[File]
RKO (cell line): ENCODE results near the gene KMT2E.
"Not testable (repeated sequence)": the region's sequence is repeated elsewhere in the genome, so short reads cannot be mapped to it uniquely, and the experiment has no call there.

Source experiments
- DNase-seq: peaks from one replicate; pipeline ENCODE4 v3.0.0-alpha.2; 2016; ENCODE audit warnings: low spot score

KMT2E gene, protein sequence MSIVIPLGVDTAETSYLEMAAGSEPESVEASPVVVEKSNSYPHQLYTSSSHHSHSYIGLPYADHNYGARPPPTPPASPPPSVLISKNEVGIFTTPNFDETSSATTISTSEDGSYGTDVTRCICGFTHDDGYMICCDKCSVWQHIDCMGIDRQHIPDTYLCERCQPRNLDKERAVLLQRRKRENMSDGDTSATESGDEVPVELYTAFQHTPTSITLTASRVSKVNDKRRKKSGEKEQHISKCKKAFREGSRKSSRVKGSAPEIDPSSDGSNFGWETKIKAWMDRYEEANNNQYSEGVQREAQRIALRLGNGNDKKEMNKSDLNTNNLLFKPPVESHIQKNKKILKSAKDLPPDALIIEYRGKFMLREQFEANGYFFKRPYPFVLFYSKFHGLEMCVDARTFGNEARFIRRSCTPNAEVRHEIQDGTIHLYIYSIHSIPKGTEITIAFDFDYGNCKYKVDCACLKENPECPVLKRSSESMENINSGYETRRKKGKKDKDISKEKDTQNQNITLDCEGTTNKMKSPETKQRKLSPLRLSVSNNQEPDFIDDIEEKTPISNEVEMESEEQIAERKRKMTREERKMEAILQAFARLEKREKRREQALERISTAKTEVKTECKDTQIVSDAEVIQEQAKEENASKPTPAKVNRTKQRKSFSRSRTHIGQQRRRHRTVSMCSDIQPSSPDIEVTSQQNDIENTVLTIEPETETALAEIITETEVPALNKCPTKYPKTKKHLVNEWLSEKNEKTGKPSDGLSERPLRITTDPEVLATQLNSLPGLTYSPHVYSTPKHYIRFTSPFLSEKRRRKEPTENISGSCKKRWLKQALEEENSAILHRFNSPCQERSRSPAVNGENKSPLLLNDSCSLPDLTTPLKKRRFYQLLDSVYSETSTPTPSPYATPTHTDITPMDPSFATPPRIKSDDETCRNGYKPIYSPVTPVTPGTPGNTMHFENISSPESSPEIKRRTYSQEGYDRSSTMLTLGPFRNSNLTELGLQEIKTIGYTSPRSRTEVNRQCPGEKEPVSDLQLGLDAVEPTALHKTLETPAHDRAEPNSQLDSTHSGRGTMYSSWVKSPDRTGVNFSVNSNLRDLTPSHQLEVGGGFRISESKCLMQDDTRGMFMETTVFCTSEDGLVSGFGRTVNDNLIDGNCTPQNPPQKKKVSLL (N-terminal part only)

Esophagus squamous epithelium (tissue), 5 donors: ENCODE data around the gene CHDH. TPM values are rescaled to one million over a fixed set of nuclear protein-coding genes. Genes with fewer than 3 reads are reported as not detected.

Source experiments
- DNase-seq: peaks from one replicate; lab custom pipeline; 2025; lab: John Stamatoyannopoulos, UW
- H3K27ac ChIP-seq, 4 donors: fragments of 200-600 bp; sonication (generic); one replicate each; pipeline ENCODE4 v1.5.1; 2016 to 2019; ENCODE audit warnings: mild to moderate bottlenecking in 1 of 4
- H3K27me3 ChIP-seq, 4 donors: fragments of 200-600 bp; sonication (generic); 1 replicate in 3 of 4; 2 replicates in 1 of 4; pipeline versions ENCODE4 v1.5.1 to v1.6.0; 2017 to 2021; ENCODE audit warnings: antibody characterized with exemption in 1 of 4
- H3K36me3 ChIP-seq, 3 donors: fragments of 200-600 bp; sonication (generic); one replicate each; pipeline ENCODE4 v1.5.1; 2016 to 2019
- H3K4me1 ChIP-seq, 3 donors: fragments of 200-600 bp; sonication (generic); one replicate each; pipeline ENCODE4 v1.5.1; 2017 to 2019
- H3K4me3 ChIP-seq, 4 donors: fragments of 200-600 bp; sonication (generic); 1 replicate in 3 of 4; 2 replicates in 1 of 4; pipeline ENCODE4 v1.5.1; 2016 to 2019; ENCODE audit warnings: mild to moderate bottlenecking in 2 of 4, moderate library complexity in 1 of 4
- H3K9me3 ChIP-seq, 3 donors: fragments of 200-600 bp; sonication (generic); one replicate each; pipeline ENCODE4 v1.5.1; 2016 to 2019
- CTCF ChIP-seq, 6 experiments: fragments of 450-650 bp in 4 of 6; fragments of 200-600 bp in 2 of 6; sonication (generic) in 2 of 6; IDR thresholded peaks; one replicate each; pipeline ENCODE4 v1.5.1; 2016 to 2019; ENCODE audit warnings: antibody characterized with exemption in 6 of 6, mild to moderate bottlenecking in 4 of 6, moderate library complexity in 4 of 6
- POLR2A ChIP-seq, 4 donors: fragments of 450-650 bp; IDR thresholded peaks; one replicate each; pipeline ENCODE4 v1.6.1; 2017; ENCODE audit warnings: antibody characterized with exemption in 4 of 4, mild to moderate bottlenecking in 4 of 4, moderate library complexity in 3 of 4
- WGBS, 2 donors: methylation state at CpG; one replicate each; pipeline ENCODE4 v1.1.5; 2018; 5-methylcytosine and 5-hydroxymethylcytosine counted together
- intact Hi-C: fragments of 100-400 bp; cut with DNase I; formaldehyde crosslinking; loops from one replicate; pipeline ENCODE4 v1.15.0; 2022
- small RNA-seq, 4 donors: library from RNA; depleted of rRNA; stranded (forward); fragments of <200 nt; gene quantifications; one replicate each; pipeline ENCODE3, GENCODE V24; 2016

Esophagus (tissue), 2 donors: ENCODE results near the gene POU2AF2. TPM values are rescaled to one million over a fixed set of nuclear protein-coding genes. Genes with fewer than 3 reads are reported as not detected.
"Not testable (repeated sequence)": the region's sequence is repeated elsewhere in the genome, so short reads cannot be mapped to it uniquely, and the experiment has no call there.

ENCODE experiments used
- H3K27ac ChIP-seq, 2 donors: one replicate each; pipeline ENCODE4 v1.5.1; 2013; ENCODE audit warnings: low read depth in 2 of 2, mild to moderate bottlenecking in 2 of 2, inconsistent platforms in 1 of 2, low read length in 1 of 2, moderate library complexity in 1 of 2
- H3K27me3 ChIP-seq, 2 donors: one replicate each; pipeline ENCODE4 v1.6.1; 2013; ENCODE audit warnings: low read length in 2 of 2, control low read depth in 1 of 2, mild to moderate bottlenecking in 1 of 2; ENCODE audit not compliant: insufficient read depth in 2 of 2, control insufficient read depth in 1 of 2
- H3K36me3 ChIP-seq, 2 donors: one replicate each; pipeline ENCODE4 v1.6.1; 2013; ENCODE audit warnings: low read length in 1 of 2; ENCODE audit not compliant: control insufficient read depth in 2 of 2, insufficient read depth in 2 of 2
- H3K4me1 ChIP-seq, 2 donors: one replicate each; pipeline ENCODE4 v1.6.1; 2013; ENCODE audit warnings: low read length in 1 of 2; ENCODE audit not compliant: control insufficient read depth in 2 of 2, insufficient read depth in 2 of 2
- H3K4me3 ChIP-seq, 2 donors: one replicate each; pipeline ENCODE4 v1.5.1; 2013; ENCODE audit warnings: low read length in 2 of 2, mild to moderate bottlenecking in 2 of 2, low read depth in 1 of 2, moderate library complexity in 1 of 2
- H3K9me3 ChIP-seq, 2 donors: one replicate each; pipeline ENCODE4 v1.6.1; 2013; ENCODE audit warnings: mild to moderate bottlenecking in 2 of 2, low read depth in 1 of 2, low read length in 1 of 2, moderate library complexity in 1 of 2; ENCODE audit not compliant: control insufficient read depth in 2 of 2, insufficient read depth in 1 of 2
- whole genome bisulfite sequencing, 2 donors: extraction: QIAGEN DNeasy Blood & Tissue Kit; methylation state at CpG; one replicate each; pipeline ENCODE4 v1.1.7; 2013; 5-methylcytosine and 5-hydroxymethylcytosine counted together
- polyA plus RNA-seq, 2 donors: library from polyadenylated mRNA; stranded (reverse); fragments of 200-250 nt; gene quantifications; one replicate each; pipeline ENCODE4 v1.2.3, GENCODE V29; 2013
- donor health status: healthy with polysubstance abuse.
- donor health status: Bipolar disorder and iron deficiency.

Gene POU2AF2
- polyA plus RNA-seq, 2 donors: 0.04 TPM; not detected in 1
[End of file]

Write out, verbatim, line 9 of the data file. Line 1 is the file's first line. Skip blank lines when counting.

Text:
- H3K27ac ChIP-seq, 4 donors: fragments of 200-600 bp; sonication (generic); one replicate each; pipeline ENCODE4 v1.5.1; 2016 to 2019; ENCODE audit warnings: mild to moderate bottlenecking in 1 of 4